The Herald of Everett, Washington
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Published: Sunday, June 9, 2013, 12:01 a.m.

Remembering fallen Snohomish County officers

  • Police officers salute as trooper Sean O'Connell's casket is carried out of Comcast Arena in Everett on Thursday.

    Genna Martin / The Herald

    Police officers salute as trooper Sean O'Connell's casket is carried out of Comcast Arena in Everett on Thursday.

  • The Washington State Patrol Honor Guard at the memorial service for Trooper Sean O'Connell on Thursday at Comcast Arena in Everett.

    Nick Adams / The Herald

    The Washington State Patrol Honor Guard at the memorial service for Trooper Sean O'Connell on Thursday at Comcast Arena in Everett.

  • The Washington State Patrol honor guard folds the flag before it is presented to trooper Sean O'Connell's wife, Alissa, by WSP Chief John Batiste.

    Genna Martin / The Herald

    The Washington State Patrol honor guard folds the flag before it is presented to trooper Sean O'Connell's wife, Alissa, by WSP Chief John Batiste.

On May 31, Washington State Patrol trooper Sean O'Connell became the 12th Snohomish County law enforcement officer to die in the line of duty since 1902. More than 2,200 people attended his funeral Thursday at Comcast Arena. Here's a look at the traditions and local history of fallen law officers.

O'Connell, 38, died after an on-duty motorcycle collision while working traffic control related to the Skagit River bridge collapse. The Marysville-area man was a 16-year veteran of the State Patrol. His family and friends described the trooper as a loving, personable man with a whacky sense of humor. He brought them joy. He was dedicated to his children and his job.

O'Connell's memorial featured staples from civic ceremonies, including a color guard and a motorcade. Because it was a law enforcement service, it also incorporated traditions that have been used to recognize warriors since ancient times, including pipes and drums and a riderless horse, with boots placed backward in the stirrups, symbolizing the journey away from loved ones.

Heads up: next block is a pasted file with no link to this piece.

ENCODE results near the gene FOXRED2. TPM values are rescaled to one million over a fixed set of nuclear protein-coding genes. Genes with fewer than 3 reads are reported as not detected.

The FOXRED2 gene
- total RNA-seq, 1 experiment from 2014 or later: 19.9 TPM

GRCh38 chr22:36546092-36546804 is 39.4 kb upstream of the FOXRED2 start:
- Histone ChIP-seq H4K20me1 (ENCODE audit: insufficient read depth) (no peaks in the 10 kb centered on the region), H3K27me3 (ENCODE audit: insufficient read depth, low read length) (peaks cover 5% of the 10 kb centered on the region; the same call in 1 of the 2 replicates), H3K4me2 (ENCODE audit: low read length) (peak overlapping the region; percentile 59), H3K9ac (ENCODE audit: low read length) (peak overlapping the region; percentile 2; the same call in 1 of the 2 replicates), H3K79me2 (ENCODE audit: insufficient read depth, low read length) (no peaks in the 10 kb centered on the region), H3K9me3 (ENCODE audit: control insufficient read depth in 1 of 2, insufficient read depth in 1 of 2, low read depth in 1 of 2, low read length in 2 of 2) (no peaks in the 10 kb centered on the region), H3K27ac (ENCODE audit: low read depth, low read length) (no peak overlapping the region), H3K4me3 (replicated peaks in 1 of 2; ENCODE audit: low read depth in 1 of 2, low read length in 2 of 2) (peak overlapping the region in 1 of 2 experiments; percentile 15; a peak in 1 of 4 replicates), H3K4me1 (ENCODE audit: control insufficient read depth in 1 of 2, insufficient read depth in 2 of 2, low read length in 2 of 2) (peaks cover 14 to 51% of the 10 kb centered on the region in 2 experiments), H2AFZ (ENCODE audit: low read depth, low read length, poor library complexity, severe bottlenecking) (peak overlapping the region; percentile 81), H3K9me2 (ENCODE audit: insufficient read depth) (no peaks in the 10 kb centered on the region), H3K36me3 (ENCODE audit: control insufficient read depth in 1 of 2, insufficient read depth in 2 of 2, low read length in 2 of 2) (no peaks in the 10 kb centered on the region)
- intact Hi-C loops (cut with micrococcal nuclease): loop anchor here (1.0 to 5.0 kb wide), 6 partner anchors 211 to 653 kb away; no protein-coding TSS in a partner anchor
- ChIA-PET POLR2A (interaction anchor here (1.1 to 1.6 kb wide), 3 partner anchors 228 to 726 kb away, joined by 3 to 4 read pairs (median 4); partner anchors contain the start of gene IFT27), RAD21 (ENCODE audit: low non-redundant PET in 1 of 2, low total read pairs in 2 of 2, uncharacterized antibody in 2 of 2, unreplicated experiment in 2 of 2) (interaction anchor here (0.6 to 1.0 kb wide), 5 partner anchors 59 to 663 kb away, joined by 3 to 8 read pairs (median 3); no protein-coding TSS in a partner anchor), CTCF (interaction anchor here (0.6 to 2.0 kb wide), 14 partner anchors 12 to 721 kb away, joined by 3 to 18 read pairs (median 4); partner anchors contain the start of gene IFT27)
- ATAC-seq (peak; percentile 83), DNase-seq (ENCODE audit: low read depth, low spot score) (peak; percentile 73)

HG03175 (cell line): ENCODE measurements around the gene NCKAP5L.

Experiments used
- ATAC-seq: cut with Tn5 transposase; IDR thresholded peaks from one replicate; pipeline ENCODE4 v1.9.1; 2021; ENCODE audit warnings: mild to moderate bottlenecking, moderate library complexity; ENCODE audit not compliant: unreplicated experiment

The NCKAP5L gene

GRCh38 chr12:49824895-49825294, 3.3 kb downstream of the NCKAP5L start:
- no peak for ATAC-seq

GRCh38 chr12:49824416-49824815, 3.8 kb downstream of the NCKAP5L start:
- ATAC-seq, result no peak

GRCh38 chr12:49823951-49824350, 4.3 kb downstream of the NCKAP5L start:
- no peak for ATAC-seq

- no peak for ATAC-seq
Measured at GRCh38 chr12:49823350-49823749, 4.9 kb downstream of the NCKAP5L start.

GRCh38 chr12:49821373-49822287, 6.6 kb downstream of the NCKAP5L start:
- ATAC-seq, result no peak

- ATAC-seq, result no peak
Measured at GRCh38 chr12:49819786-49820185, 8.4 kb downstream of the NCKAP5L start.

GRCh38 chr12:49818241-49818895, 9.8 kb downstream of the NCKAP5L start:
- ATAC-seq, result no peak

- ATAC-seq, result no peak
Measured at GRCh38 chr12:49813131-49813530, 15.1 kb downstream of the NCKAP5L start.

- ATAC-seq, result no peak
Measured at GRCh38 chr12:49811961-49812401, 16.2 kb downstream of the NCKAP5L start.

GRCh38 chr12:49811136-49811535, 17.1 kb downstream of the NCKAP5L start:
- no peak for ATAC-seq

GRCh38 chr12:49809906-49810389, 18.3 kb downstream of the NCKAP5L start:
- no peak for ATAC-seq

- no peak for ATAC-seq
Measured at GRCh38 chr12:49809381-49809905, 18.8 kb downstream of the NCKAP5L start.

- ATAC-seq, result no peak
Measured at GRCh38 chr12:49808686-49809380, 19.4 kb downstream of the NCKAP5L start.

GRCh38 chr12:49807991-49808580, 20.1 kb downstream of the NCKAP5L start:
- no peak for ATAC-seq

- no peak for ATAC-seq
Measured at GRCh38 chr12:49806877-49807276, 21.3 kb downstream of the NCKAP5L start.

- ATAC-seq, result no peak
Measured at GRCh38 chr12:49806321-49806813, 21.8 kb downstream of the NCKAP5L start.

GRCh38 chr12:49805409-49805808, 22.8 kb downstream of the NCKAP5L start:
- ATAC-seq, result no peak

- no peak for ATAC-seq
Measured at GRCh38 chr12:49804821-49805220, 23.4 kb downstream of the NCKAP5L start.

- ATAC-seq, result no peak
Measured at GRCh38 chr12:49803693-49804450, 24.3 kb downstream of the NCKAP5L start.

The State Patrol sought to explain the meaning behind some of the ways they sought to honor O'Connell.

The fallen trooper and his casket were placed under ceremonial guard from the time of his death and that watch was maintained through the service, patrol spokesman Bob Calkins said.

His family was accompanied into the event through a Cordon of Honor. The ranks of uniformed officers were there to show respect, but also to provide a measure of privacy for mourners during a difficult time.

A key part of the service, unique to the State Patrol, was attaching a gold streamer with O'Connell's name to the agency flag.

In lieu of a 21-gun salute, another military tradition, the indoor service featured a bell being rung 21 times. Near the end of the ceremony a final radio call was broadcast, using O'Connell's radio number, "Mary 1076." It went unanswered.

O'Connell joins 12 men and one woman from Snohomish County, each honored at the Washington State Law Enforcement Memorial.

Snohomish County's other fallen officers

July 5, 1902 -- Everett police detective Charles Raymond was ambushed near Bothell. He was helping the sheriff's office hunt Harry Tracy, an escaped convict from Oregon. Tracy reportedly killed a half-dozen lawmen before being brought down near Spokane. Raymond was described in a local news account as "one of the most efficient officers of the Everett force."

Nov. 5, 1916 -- Jefferson Beard and Charles O. Curtiss were fatally shot in the gun battle known as the Everett Massacre. Both had been deputized by then-Sheriff Donald McRae to repel a boatload of labor protesters from Seattle. Beard had worked in law enforcement; it's less clear for Curtiss (whose name is spelled differently in some accounts).

Nov. 23, 1920 -- Jack Fox, an Everett police detective, was fatally shot on Colby Avenue while trying to arrest a robber.

March 2, 1927 -- Percy Z. Brewster, Sultan's town marshal, was fatally shot while placing an inmate in the town jail. Edward Sickles was convicted and sentenced to hang. He escaped from the county jail, and a posse tracked him to a shack near Granite Falls. He died from multiple gunshots.

Dec. 29, 1960 -- State trooper Wesley H. Whittenberg was fatally struck by a car while directing traffic around a crash along Highway 99 at the Stillaguamish River.

Feb. 5, 1966 -- Marysville police officer William D. Arndt was fatally shot by a troubled 17-year-old boy.

Dec. 18, 1984 -- Seattle police officer Nicholas Davis was fatally shot when he confronted a man who left a restaurant without paying. Davis lived in Snohomish County.

Aug. 15, 1994 -- Sheriff's Sgt. Jim Kinard was ambushed by an ex-con, who minutes earlier had killed a blind man. Charles Finch was sentenced to die but won a new sentencing trial on appeal. He later died from a fatal jump at the county jail.

July 15, 1999 -- Everett police officer Brian DiBucci fell from the U.S. 2 trestle while assisting in a felony traffic stop.

Sept. 12, 2006 -- Brier officer Edwanton "Eddie" Thomas died from a heart attack while struggling with a man who was having a diabetic reaction.

Oct. 31, 2009 -- Seattle police officer Timothy Brenton was ambushed in his patrol car. He lived in Marysville.

Jan. 29, 2011 -- Corrections officer Jayme Biendl was strangled at her post in the chapel of the Washington State Reformatory in Monroe. Her killer has been sentenced to death.

Note: This post has been updated to include information about the line-of-duty deaths of two Seattle police officers who lived in Snohomish County.


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